Deliberate Practice is Unnatural

I’m continuing to read Cal Newport’s book on skills and passion.

He has some relevant remarks about “deliberate practice” in his Conclusion:

Here was my first lesson: This type of skill development is hard.  When I got to the first tricky gap in the [paper he was studying] I faced immediate internal resistance.  It was if my mind realized the effort I was about to ask it to expend and in response it unleashed a wave of neuronal protest…

To combat this resistance, I deployed two types of structure.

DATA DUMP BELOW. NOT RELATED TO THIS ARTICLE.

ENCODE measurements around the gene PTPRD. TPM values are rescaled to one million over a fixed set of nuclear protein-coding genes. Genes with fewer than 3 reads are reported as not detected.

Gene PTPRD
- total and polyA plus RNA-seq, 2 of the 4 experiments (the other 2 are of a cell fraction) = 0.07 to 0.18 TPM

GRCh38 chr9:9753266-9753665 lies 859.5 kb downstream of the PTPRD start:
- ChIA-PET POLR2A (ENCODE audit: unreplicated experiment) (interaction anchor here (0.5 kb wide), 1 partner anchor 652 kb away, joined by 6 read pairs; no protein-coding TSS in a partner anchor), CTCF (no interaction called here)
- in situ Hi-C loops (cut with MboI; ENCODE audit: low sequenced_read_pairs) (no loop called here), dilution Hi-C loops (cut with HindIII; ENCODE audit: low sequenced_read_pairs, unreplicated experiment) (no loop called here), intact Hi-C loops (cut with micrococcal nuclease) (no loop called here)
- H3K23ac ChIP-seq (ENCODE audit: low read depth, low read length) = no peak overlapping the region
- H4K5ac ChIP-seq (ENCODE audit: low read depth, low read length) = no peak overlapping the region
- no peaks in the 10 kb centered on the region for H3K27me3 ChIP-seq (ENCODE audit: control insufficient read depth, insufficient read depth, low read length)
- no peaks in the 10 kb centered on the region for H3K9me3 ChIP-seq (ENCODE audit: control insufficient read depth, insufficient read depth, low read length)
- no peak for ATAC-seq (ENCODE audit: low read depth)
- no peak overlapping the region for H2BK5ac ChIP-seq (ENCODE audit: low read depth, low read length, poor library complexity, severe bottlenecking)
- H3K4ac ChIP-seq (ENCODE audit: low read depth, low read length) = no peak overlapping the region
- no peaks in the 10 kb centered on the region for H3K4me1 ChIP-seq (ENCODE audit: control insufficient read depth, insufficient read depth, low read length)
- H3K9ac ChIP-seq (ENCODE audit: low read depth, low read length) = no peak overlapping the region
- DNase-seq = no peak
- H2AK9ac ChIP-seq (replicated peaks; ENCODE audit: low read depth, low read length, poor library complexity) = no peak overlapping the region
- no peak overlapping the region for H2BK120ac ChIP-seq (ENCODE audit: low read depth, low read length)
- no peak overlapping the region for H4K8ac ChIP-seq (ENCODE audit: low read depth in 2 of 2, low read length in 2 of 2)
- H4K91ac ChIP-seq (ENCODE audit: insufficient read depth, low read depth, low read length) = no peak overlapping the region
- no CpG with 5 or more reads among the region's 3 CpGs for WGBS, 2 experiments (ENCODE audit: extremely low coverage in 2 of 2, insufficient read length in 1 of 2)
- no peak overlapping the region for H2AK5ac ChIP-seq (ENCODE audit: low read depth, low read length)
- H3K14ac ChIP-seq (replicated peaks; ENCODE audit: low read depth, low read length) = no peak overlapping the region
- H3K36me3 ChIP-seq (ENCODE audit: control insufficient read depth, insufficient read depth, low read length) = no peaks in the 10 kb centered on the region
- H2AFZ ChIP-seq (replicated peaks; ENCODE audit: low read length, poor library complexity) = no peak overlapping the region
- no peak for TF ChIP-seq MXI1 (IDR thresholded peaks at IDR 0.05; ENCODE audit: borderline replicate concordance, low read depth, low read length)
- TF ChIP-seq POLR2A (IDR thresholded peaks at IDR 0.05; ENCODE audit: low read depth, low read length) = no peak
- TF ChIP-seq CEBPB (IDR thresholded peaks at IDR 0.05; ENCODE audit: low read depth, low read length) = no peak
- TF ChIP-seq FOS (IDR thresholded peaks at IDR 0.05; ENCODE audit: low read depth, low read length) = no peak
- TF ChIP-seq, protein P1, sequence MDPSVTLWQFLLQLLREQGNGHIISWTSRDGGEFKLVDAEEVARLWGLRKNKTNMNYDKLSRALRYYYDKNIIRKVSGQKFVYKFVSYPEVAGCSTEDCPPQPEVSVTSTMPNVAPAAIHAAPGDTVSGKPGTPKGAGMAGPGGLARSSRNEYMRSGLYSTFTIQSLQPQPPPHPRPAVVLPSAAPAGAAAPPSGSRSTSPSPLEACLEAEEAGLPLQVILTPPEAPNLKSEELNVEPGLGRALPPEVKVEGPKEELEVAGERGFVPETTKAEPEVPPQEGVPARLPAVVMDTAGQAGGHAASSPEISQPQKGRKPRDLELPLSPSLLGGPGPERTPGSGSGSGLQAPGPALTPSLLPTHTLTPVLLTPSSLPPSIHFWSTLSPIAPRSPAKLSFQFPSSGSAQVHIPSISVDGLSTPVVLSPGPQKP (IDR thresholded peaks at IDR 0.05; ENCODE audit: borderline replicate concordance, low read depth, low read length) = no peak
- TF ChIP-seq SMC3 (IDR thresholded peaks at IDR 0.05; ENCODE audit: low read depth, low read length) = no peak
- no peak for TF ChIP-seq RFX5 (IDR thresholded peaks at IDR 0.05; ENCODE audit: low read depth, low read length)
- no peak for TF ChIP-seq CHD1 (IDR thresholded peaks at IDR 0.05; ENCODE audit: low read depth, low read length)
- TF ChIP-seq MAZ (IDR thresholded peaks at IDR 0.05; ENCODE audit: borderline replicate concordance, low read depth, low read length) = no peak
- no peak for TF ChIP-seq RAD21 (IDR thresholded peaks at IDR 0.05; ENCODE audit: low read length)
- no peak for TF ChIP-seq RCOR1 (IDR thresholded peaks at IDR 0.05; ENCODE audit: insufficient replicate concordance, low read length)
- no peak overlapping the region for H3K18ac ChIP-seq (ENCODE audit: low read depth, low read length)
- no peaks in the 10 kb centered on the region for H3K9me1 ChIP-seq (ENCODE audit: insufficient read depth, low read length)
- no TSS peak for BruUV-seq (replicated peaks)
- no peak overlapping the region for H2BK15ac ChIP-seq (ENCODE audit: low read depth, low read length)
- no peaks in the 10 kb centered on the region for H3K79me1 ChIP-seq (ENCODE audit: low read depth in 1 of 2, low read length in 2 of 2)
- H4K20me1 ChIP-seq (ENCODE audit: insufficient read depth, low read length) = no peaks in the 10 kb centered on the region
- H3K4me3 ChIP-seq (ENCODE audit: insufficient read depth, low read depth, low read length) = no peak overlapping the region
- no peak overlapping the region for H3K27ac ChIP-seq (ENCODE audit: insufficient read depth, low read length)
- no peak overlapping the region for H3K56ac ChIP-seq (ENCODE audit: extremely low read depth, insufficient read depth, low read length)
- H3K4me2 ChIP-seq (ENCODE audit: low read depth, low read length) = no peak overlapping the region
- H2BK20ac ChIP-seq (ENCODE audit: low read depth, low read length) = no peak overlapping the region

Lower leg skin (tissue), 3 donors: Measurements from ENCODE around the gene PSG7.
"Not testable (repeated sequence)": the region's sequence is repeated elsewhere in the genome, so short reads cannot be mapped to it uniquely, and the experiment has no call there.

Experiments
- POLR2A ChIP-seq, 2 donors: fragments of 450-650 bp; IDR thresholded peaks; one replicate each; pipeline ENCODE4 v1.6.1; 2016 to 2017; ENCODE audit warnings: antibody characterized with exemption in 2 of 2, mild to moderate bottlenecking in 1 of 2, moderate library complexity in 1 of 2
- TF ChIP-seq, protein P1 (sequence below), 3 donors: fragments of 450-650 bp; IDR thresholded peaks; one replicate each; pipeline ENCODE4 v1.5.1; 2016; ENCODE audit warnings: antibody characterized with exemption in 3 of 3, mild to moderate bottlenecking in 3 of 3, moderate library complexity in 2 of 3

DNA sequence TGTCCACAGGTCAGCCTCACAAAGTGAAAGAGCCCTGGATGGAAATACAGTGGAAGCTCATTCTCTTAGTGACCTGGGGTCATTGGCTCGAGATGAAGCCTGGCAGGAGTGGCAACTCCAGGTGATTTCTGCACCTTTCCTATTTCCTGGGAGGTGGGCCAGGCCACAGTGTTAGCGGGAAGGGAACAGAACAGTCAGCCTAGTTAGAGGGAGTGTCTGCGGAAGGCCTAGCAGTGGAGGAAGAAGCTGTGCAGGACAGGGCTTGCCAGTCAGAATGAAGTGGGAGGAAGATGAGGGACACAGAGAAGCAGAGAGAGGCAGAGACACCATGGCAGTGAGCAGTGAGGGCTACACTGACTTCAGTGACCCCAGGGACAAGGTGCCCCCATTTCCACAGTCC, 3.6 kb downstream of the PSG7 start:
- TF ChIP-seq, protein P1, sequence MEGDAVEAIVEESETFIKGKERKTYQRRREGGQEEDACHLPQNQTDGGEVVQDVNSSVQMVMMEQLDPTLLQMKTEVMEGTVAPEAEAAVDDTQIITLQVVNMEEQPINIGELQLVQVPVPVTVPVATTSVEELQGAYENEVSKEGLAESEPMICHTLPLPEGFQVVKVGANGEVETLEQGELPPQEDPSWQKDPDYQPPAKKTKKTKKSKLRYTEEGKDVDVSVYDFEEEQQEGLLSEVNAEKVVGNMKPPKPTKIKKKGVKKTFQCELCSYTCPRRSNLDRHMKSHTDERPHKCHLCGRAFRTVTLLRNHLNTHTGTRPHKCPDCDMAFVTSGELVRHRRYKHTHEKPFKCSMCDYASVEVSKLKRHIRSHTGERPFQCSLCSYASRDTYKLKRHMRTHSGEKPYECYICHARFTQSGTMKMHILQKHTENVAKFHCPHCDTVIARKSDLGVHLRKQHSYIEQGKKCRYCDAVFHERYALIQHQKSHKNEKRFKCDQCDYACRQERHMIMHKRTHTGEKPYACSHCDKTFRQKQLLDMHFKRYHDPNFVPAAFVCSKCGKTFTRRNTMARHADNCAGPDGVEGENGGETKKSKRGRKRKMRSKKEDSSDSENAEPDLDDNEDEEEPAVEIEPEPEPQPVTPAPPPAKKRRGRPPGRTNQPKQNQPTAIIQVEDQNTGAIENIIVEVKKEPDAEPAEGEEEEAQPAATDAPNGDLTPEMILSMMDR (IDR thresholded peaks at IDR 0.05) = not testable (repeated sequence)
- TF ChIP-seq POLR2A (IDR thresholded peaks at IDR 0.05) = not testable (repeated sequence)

1. …[T]ime structure: “I am going to work on this for one hour.”
  2. …[I]nformation structure: a way of capturing the results of my hard focus in a useful form

I’ve done similar things when reading a text that’s challenging: 1) split the reading up into “Pomodoros” (cf. the Pomodoro method I’ve spoken about previously) and 2) challenge the text by writing notes that actively dispute, wrestle with, work with the concepts in the text in order to make them mine.

It’s not easy; it still takes lot of chutzpah to hold yourself steady against the psychic pain.  But it’s worth it.

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